AKQA Creates Product Director Role to Help Clients Innovate

Entrepreneur Zac Park will bring experimental ideas to market

AKQA has hired Zac Park in the new role of product director, where he'll work with the agency to accelerate clients' connected product and service development programs.

The 26-year-old entrepreneur will also focus on AKQA's Future Academy, a technology apprenticeship, and Future Lions, the shop's global student competition at Cannes. Park's mandate in working with both of these initiatives is to take projects from experimental ideas to commercial reality.

"We see ourselves as a platform for talent. With some of these ideas, we want to make them commercial and bring them to market," explained Simon Jefferson, managing director at AKQA. "We wanted to bring in someone with relevant experience and make these a commercial reality. Zac has worked on consumer products, connected products, e-commerce and has also worked with manufacturing."

Park was the co-founder of a small watch e-commerce site, Zeniick, when he was studying behavioral science at the University of Utah four years ago. He went on to other entrepreneurial ventures, including the marketing and product fund Madefund, which he co-founded three years ago. There he raised more than $7 million on Kickstarter and Indiegogo and launched 10 e-commerce companies and crowdfunding campaigns. The businesses have since grown to $35 million in online sales, he said.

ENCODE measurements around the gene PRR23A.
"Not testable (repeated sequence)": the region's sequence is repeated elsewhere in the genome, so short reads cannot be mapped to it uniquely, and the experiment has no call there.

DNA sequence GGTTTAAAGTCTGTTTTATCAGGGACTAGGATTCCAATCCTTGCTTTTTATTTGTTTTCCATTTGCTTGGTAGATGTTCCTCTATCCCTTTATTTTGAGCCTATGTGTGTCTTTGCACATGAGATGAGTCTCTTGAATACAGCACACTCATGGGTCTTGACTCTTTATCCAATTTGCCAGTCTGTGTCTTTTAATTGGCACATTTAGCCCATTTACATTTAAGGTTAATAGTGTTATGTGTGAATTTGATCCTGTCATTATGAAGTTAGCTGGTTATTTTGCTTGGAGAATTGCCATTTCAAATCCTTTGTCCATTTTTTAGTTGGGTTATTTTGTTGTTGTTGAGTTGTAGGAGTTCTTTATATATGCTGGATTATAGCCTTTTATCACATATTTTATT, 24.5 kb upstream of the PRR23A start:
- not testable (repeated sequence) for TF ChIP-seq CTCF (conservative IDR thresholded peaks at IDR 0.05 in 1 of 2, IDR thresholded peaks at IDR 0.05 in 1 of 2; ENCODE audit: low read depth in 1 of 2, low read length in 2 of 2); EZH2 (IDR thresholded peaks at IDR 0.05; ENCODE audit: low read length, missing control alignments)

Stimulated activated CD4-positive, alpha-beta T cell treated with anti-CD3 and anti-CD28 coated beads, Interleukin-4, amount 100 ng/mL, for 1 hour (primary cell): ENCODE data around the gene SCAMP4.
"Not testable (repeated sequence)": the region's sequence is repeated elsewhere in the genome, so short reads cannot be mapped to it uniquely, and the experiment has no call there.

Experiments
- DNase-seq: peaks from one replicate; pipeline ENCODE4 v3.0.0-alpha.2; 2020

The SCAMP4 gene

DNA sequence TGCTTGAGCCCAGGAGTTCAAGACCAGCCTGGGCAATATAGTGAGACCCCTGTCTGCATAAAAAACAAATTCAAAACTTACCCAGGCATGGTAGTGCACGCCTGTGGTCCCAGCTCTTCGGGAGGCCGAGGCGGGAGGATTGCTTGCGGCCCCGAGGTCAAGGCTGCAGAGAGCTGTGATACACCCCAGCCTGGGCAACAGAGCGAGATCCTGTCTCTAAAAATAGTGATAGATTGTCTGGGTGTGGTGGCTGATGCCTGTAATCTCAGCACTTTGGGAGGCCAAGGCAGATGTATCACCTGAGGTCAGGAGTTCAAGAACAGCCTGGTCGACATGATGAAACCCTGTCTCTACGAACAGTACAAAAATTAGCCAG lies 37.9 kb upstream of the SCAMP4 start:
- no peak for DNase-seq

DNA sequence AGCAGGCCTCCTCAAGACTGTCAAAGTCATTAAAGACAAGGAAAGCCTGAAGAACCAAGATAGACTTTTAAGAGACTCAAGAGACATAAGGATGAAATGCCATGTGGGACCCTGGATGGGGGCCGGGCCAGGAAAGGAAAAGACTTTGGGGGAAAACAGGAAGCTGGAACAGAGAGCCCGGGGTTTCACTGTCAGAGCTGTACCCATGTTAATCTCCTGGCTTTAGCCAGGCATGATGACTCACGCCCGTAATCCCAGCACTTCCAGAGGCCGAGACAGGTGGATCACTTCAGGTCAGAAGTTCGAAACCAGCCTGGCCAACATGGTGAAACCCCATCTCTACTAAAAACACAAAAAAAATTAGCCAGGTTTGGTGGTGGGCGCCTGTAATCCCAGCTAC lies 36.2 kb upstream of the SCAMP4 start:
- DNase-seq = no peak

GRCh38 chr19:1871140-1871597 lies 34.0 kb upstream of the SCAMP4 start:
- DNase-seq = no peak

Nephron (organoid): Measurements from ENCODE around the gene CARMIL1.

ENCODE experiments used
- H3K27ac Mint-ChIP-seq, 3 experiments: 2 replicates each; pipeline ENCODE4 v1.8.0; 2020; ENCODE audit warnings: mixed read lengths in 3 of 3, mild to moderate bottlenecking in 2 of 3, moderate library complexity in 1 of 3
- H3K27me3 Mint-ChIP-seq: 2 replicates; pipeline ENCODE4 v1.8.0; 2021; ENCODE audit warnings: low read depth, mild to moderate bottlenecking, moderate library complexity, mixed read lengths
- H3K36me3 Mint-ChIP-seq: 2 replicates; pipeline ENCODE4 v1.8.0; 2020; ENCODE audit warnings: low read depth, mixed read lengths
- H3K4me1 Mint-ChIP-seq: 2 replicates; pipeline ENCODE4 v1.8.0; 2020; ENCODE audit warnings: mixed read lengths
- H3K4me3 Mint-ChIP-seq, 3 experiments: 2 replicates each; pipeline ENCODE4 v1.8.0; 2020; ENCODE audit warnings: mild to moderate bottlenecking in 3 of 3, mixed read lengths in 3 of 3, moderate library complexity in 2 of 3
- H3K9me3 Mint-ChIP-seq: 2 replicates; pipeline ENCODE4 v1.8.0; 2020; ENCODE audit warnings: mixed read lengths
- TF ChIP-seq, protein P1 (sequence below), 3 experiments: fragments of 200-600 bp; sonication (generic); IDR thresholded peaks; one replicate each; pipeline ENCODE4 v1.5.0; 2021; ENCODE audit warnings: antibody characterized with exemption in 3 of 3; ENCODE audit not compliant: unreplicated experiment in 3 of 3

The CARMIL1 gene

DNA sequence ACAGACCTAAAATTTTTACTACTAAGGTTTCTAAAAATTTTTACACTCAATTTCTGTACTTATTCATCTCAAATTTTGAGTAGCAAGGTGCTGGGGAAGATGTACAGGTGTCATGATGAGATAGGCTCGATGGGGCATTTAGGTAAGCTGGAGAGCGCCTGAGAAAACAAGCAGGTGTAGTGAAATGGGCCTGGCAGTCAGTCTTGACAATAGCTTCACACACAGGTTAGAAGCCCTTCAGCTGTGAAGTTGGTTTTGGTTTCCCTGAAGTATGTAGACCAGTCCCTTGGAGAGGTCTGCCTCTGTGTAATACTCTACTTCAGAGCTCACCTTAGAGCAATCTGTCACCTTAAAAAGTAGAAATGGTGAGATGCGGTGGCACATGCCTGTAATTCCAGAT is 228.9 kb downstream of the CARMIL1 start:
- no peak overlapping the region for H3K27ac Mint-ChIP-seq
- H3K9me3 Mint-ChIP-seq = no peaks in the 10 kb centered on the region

This is Park's first time working in the agency world, and he said that while his top priority in the new San Francisco-based job is helping clients innovate, he is also attracted to the opportunities at Future Academy and Future Lions. "I totally understand how the end consumer thinks and how to create a product they'll like," he said.

While AKQA has yet to commercially market any of its internally generated concepts, Jefferson expects to do so after hiring Park. Among the leading candidates is a connected birdhouse, which uses technology to help threatened city birds, and "Soundflake," a service that lets people create a one-of-a-kind, 3-D printed snowflake by using their voice. The agency is still determining how to handle intellectual property ownership.

"Some are digital products we can develop and build with our people," Jefferson said. "For others, like the connected products, we'll use both venture capital and crowdfunding. We want to change the way we behave and think of ourselves as an organization."


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